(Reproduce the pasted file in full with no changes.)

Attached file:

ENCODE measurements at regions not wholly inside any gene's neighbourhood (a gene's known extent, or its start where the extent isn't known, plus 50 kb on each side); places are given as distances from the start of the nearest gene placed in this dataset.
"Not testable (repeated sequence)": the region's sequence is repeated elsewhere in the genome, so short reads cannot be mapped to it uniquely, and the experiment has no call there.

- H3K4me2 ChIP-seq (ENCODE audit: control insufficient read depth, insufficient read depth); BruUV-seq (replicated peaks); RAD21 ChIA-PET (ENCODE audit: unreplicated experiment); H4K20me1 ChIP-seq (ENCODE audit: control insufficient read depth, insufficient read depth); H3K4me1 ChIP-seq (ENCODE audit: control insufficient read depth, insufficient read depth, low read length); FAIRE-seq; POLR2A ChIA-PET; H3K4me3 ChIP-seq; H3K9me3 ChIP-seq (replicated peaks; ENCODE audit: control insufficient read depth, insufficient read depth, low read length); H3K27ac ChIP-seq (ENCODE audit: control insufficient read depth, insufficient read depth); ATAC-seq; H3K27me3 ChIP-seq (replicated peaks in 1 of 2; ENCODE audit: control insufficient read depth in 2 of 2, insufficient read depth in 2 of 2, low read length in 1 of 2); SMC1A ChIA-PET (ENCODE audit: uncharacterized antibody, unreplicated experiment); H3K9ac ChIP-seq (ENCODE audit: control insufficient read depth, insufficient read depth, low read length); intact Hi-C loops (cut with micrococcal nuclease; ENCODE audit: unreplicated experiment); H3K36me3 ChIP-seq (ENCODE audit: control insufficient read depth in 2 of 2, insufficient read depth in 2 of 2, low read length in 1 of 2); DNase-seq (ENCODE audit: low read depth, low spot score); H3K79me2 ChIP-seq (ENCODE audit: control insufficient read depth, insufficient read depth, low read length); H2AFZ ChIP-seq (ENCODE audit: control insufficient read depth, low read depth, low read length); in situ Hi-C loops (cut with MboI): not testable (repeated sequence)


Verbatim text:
ENCODE measurements at regions not wholly inside any gene's neighbourhood (a gene's known extent, or its start where the extent isn't known, plus 50 kb on each side); places are given as distances from the start of the nearest gene placed in this dataset.
"Not testable (repeated sequence)": the region's sequence is repeated elsewhere in the genome, so short reads cannot be mapped to it uniquely, and the experiment has no call there.

- H3K4me2 ChIP-seq (ENCODE audit: control insufficient read depth, insufficient read depth); BruUV-seq (replicated peaks); RAD21 ChIA-PET (ENCODE audit: unreplicated experiment); H4K20me1 ChIP-seq (ENCODE audit: control insufficient read depth, insufficient read depth); H3K4me1 ChIP-seq (ENCODE audit: control insufficient read depth, insufficient read depth, low read length); FAIRE-seq; POLR2A ChIA-PET; H3K4me3 ChIP-seq; H3K9me3 ChIP-seq (replicated peaks; ENCODE audit: control insufficient read depth, insufficient read depth, low read length); H3K27ac ChIP-seq (ENCODE audit: control insufficient read depth, insufficient read depth); ATAC-seq; H3K27me3 ChIP-seq (replicated peaks in 1 of 2; ENCODE audit: control insufficient read depth in 2 of 2, insufficient read depth in 2 of 2, low read length in 1 of 2); SMC1A ChIA-PET (ENCODE audit: uncharacterized antibody, unreplicated experiment); H3K9ac ChIP-seq (ENCODE audit: control insufficient read depth, insufficient read depth, low read length); intact Hi-C loops (cut with micrococcal nuclease; ENCODE audit: unreplicated experiment); H3K36me3 ChIP-seq (ENCODE audit: control insufficient read depth in 2 of 2, insufficient read depth in 2 of 2, low read length in 1 of 2); DNase-seq (ENCODE audit: low read depth, low spot score); H3K79me2 ChIP-seq (ENCODE audit: control insufficient read depth, insufficient read depth, low read length); H2AFZ ChIP-seq (ENCODE audit: control insufficient read depth, low read depth, low read length); in situ Hi-C loops (cut with MboI): not testable (repeated sequence)